Lonnie said that her grandfather had five or six letters of William Law written at the time, that she could have read these letters but did not do so – she was more interested in reading the diary, but her husband had read the letters. Her husband’s name is Don. She says her husband told his father not to give or sell the diary and letters to anyone and so he hadn’t done so. Lonnie said that the grandpa and grand[ma] were coming to visit them in California within the next three weeks and she wanted to know if I would give her any instruction. She would be glad to do anything I instructed her to do. I told her that I would not counsel her to violate the spirit of her husband’s feelings by doing anything underhanded, like making a copy of the diary and letters if they wouldn’t permit her to do so. I told her to take advantage of any opportunity that they might offer – if they would permit her to copy it or to read it again and note down the dates and entries or anything else, for her to certainly take advantage of that. She told me that in any case if she learned anything more than what she told me in this conversation this morning she would telephone me and inform me…
She said the family – her husband’s father – also refused to say anything to anybody about the documents they had. They didn’t want to be involved in any controversy with the Church. They wanted to keep hands off. They were good people and didn’t want the family name to be involved in any way – didn’t want the Law things published. They felt (feel) it was William’s difficulty with the Church and leave it at that. Don’t involve them. (Arrington Diaries, February 5, 1979, USU Archives)
The journal entry features everything: the hope of a previously undisclosed yet crucial document, the fear of an upset spouse not willing to become attached to the Church, and a brave recent convert to the LDS faith conspiring to disregard her husband’s orders. Once again, the story nearly seems too good to be true.
Arrington’s diaries never again mention Lonnie Law or her ancestor’s documents. The diary falls out of the discussion completely. The LDS Church Archives never received the donation. Yet Cook eventually gets some form of access, draws from it in a 1982 article, and fifteen years later publishes a transcript of it as part of his William Law volume, without much explanation. There were indeed a number of clandestine transcriptions of significant documents floating around during the decade–most notably William Clayton’s–but it was at times impossible to determine what was real and what was fake. (And remember, a certain Hoffman figure was at work between those two dates.) If this is a gripping narrative, there are still plenty of holes to the story.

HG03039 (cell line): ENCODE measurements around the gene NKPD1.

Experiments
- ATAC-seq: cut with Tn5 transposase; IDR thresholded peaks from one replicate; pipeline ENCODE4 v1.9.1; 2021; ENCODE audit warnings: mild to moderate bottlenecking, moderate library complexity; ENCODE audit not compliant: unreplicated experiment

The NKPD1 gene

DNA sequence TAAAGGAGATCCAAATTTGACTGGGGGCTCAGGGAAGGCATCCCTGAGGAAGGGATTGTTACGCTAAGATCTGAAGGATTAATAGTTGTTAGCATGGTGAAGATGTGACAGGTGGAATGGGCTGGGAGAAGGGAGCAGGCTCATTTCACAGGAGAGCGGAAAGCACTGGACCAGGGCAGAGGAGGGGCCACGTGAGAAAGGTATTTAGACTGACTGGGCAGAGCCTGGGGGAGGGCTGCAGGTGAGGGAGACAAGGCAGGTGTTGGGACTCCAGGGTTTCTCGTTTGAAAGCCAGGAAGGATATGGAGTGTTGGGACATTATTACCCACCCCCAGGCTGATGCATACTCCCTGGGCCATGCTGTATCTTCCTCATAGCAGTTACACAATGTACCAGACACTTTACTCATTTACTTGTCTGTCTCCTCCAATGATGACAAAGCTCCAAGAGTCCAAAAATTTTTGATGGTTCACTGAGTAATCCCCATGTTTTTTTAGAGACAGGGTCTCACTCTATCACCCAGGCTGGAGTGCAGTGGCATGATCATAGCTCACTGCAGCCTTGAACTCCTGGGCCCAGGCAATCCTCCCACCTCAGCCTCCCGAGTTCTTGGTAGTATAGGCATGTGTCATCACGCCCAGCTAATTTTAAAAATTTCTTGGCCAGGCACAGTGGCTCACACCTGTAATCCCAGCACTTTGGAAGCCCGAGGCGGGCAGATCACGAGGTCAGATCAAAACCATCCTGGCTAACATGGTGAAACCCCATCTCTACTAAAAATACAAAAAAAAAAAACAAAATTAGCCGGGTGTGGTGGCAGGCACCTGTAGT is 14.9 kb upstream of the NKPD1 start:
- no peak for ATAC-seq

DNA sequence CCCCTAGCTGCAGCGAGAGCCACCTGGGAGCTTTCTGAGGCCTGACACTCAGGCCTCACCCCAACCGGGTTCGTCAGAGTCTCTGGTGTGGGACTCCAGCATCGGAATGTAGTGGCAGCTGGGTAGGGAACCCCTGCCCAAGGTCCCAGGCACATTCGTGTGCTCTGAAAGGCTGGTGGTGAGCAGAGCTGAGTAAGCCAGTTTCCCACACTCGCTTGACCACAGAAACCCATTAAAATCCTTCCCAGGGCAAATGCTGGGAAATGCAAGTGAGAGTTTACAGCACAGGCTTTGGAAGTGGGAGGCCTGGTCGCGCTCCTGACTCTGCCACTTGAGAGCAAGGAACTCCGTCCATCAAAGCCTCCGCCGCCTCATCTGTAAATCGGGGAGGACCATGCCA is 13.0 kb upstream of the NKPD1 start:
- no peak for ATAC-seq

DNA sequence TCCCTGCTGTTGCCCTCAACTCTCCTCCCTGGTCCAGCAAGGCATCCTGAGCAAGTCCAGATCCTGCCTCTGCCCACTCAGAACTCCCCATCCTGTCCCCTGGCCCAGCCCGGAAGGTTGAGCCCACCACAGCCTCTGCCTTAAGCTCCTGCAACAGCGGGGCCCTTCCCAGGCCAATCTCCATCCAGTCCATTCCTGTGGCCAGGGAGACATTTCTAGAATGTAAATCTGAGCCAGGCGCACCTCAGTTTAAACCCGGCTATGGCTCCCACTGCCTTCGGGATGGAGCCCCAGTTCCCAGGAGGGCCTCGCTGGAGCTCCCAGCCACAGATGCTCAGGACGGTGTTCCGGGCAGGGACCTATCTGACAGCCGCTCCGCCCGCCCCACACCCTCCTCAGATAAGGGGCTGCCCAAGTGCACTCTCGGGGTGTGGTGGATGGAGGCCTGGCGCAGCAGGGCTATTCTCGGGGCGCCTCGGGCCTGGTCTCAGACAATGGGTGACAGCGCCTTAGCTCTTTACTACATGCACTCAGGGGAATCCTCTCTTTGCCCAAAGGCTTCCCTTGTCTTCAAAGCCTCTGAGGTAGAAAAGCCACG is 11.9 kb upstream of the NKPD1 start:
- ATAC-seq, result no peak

So is the published document trustworthy? Even if it is indeed based on an actual holograph, it is impossible to compare it to the original. Apparently even Cook couldn’t even compare the transcript to the original. The published version has strikethroughs throughout the text–were those by Law, or a later redactor? Law’s descendants certainly seemed anxious to protect their ancestor’s reputation. And Arrington’s conversation with Lonnie Law make it clear she was interested in presenting a particular image of her great-grandfather, one in which he was a true believer genuinely flummoxed by polygamy. Could she, or someone else in the family, have molded the text to reflect their views? Were any portions cut out? It seems odd that a man would pen such a personal, reflective, and meticulous diary for only six months of his life, having not written anything before or since. It’s puzzling.
But the document is too juicy to ignore. The experts at the Joseph Smith Papers Project, who know the intimacies of this period better than nearly anyone, decided to make “limited use” of Law’s diary in their annotations. They justify this based on “internal evidence,” a conversation with Cook, as well as Arrington’s records mentioned above (JSP: Journals, Volume 3, page 491). And despite my serious reservations, I’m tempted to make more than “limited use” in my Nauvoo project because his voice would be so central to the story. I mean, there’s a reason the diary seems too good to be true. But this is merely one example of the fraught nature of the historian’s craft, where documents can be simultaneously exciting and perplexing. Turns out we have more in common with detectives than commonly thought.
Also, if you by chance have access to the William Law collection, hit me up!
(My thanks to Robin Jensen and Tom Kimball for helping me understand the document and its story. Any inaccuracies are likely my fault. If you know more, please share details in the comments.)